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Risks to Global Growth Surge

Maurice Obstfeld: IMF Chief Economist

Maurice Obstfeld: IMF Chief Economist

Ten years after the spectacular failure of the investment bank, Lehman Brothers which sparked the global financial crisis, global economic recovery is yet to return to pre-crisis level just as risks to global growth have risen in the past six months, according to the IMF latest assessment contained in the World Economic Outlook (WEO).

Global growth is projected at 3.7 percent in 2018-2019, 0.2 percentage point less than the growth estimated in April. The downward revision reflects the impact of the ongoing trade dispute among major economies, slowing growth in China, normalising monetary policy in advanced economies, decline in world trade, emerging market turmoil and renewed sanction on Iran by the United States.

Sub-Saharan Africa is projected to grow at 3.1 percent this year and 3.8 percent in 2019. Advanced economies are expected to see growth of 2.4 percent this year and progress likely to drop to 2.1 percent in 2019.

Growth in advanced economies is marked down by ageing population as growth of working age population slows and its attendant effect on weak productivity.

Emerging and developing countries face precarious growth due to the near certainty of capital flow reversal as monetary policy is being normalised in advanced countries. Energy exporters, according to the IMF, have seen their growth prospects improved by rising prices of crude oil but the reverse is the case for oil importers.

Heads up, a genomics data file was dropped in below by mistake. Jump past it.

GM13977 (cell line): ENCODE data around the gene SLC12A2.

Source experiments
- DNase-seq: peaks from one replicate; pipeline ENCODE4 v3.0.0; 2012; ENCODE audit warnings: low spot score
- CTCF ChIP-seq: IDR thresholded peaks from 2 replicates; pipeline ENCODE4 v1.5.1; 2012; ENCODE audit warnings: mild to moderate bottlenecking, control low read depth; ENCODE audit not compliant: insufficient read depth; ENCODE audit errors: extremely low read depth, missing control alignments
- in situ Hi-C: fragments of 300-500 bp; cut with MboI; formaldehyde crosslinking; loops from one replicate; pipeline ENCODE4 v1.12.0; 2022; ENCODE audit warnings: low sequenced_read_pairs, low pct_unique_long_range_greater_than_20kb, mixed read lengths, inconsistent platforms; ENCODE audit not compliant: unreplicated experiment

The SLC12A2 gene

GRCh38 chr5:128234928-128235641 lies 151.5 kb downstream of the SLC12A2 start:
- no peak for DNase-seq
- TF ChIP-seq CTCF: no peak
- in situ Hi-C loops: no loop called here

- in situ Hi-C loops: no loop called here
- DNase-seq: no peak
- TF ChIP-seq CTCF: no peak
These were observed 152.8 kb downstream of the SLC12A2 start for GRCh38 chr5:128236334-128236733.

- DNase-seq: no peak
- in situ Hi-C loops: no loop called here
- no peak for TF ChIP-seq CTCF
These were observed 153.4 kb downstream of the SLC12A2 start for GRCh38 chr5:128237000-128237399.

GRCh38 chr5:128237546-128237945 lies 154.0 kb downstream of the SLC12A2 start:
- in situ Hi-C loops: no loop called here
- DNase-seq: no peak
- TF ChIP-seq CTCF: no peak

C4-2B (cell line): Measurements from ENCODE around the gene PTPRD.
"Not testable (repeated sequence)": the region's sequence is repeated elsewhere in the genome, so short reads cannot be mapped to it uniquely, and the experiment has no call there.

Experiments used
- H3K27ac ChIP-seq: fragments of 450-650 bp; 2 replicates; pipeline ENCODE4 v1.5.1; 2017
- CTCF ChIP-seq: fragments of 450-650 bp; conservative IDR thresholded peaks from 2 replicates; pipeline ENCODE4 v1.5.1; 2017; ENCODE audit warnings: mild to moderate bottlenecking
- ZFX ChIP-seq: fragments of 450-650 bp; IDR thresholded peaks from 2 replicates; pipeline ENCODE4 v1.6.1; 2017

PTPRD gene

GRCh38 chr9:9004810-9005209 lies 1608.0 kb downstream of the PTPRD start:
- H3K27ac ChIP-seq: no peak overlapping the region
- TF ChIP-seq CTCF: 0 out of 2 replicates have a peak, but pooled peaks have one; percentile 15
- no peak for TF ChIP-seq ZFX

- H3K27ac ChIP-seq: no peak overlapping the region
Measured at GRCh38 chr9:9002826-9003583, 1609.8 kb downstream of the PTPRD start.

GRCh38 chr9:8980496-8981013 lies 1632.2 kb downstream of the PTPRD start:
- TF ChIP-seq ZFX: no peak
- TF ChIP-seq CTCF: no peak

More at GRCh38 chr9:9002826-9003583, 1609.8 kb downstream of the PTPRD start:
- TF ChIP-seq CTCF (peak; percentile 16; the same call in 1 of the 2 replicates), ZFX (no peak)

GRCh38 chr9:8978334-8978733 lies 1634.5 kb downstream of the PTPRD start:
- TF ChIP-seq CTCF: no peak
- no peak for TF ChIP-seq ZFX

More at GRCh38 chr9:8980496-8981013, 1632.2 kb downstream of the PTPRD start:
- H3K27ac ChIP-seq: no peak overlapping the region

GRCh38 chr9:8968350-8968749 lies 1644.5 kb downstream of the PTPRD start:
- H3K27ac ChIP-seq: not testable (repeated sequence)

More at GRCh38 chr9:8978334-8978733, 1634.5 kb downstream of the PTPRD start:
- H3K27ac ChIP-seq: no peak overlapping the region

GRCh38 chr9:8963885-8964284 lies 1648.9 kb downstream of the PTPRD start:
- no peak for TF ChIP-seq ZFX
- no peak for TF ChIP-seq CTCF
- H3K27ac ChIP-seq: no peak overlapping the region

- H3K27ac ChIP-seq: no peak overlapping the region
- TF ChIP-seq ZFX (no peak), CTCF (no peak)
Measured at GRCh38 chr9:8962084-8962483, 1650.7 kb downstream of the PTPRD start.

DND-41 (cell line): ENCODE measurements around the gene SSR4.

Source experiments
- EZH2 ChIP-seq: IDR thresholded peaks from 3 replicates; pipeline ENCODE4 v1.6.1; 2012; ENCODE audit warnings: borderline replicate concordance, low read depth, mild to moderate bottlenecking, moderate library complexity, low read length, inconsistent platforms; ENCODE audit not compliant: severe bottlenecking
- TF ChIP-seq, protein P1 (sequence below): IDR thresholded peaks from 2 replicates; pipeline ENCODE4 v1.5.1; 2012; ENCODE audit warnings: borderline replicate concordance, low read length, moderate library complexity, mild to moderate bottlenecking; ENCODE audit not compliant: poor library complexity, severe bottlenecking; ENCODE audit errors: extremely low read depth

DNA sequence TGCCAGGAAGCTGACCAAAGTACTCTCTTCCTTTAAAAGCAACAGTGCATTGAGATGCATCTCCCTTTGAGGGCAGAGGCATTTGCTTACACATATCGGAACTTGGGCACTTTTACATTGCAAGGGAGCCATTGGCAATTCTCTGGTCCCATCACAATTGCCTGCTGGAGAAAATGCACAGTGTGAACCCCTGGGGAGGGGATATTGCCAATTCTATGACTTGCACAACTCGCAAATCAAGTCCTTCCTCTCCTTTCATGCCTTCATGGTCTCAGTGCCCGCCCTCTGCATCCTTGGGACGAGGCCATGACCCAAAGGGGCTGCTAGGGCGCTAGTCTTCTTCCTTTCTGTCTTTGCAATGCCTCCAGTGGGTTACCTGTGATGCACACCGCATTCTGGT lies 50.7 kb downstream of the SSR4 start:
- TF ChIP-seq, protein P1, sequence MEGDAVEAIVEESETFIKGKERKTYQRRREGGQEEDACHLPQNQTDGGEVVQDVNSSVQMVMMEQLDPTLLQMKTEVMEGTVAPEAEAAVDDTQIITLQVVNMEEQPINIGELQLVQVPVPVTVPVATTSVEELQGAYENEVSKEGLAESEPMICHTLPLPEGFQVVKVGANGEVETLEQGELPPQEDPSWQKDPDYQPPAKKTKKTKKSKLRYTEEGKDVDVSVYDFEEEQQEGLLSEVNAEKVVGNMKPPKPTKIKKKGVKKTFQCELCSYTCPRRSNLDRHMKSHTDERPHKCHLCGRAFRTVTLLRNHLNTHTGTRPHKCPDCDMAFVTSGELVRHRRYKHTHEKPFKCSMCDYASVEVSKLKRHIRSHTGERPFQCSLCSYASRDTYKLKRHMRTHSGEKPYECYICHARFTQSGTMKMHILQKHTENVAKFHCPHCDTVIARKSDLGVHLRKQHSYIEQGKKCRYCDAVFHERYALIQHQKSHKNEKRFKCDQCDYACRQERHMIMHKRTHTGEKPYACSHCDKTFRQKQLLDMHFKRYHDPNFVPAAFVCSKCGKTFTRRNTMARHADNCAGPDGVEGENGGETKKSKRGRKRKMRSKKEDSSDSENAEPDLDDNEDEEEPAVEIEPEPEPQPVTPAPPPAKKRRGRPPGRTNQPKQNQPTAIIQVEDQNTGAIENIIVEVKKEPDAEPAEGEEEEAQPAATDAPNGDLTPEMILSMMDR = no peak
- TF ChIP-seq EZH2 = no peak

Post-crisis performance
Sluggish investment since the financial crisis, according to the report, is the main channel through which output losses are registered with associated long-lasting capital and productivity shortfalls compared with pre-crisis levels. Policy choices, the Outlook noted, influenced the level of output performance across countries, emphasising macro-prudential policies and effective supervision; flexible exchange rates and unconventional monetary policy as the policies that achieved the best result in boosting output.

About 91 countries in the immediate aftermath of the crisis experienced decline in output in 2009 out of which 24 experienced banking crises. About 60 percent of the affected economies still have depressed output due to weaker external demand from countries experiencing banking crisis; which dragged down investments.

Crisis intervention by countries has led to a spike in median government debt to GDP ratio of 52 percent compared to 36 percent before the crisis. Many governments rescued their banking sector in the wake of the crisis which also dragged them deep into debt.

The social impact of the crisis is even starker as the report acknowledges. Fertility rates have declined in many economies just as the advanced economies have seen net migration dropped. The fall in fertility rate and the greying of population of advanced countries will weigh on the labour force participation rate.

By Osaze Omoragbon

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